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How to say when it’s not okay: Collaborative project launches guidance to help staff tackle prejudicial ‘isms’ in workplace conversation

When someone behaves in a discriminatory way – whether subtly or overtly, intentionally or not, in a group or one-to-one – it can be difficult to decide what, if anything, to do. This decision can be especially complicated at work when so many other dynamics are in play.

Research shows that, while it can be relatively easy to describe what should be done when we experience or witness discriminatory behaviour, it can be much harder to act in the moment. Speaking out and exposing what is going on can carry risks for the person who does so.

Professor Elizabeth Stokoe and the Discourse and Rhetoric Group (DARG) have worked with the Maia Network to produce a practical resource to help staff tackle prejudicial ‘-isms’ in workplace conversation. Originating in two workshops delivered for Maia in March and July 2020, the ‘How to say when it’s not okay’ resource outlines eight practical things to say when it’s not okay.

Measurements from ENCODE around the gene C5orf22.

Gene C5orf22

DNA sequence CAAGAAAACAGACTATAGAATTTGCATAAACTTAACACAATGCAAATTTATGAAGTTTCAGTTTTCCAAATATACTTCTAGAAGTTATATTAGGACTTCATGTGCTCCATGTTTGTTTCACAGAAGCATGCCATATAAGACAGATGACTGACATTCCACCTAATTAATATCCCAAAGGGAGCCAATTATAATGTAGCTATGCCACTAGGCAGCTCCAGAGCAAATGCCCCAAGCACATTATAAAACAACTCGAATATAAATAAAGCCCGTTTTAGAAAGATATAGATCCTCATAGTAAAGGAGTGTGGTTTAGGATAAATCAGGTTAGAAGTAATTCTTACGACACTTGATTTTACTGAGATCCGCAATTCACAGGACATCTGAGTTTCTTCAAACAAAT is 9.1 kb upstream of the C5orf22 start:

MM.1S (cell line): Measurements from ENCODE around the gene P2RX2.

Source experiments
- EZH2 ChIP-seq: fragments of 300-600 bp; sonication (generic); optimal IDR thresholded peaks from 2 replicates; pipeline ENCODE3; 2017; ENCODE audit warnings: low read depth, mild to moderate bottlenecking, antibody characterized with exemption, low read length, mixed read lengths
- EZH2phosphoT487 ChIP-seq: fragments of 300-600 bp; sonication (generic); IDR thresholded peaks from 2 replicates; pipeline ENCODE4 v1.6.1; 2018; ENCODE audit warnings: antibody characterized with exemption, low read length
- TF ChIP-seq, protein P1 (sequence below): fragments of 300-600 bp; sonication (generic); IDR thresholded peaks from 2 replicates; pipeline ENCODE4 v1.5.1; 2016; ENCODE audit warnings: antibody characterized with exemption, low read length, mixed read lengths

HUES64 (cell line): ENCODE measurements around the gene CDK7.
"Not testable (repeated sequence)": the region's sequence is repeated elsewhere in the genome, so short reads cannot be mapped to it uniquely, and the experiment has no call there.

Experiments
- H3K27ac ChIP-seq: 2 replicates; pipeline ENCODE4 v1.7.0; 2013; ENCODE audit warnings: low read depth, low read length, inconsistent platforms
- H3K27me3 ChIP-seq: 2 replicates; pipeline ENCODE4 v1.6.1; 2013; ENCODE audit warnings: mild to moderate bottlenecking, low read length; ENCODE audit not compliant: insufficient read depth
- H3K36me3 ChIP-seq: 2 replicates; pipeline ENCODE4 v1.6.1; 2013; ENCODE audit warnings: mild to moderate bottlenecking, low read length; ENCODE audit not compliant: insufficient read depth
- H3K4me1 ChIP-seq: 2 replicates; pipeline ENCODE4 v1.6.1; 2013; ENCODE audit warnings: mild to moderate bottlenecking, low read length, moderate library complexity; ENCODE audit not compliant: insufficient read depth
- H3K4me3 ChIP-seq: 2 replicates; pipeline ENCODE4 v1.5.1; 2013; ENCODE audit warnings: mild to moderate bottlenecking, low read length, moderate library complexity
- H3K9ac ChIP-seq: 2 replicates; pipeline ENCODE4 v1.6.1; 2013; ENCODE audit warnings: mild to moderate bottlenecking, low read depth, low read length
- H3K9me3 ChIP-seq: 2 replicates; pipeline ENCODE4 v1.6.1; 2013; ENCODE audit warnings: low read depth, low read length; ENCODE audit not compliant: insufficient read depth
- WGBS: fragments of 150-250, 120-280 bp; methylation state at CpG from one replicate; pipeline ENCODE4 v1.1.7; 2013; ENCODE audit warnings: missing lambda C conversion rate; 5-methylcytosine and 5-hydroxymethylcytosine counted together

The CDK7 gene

These strategies are based on what people actually do – also subtly or overtly – when others say something that is a prejudicial ‘-ism’ (eg racism, ageism, and other forms, and their intersections).

They are also effective in other situations where things are not okay. Those who would like specific advice on how to address someone who is not following COVID-19 health and safety guidance (such as social distancing) can find more information online.

The resource may also provide a basis for further conversations about deciding whether and how to intervene. You can access it here.

To find out more about Maia and to register as a member, visit their website.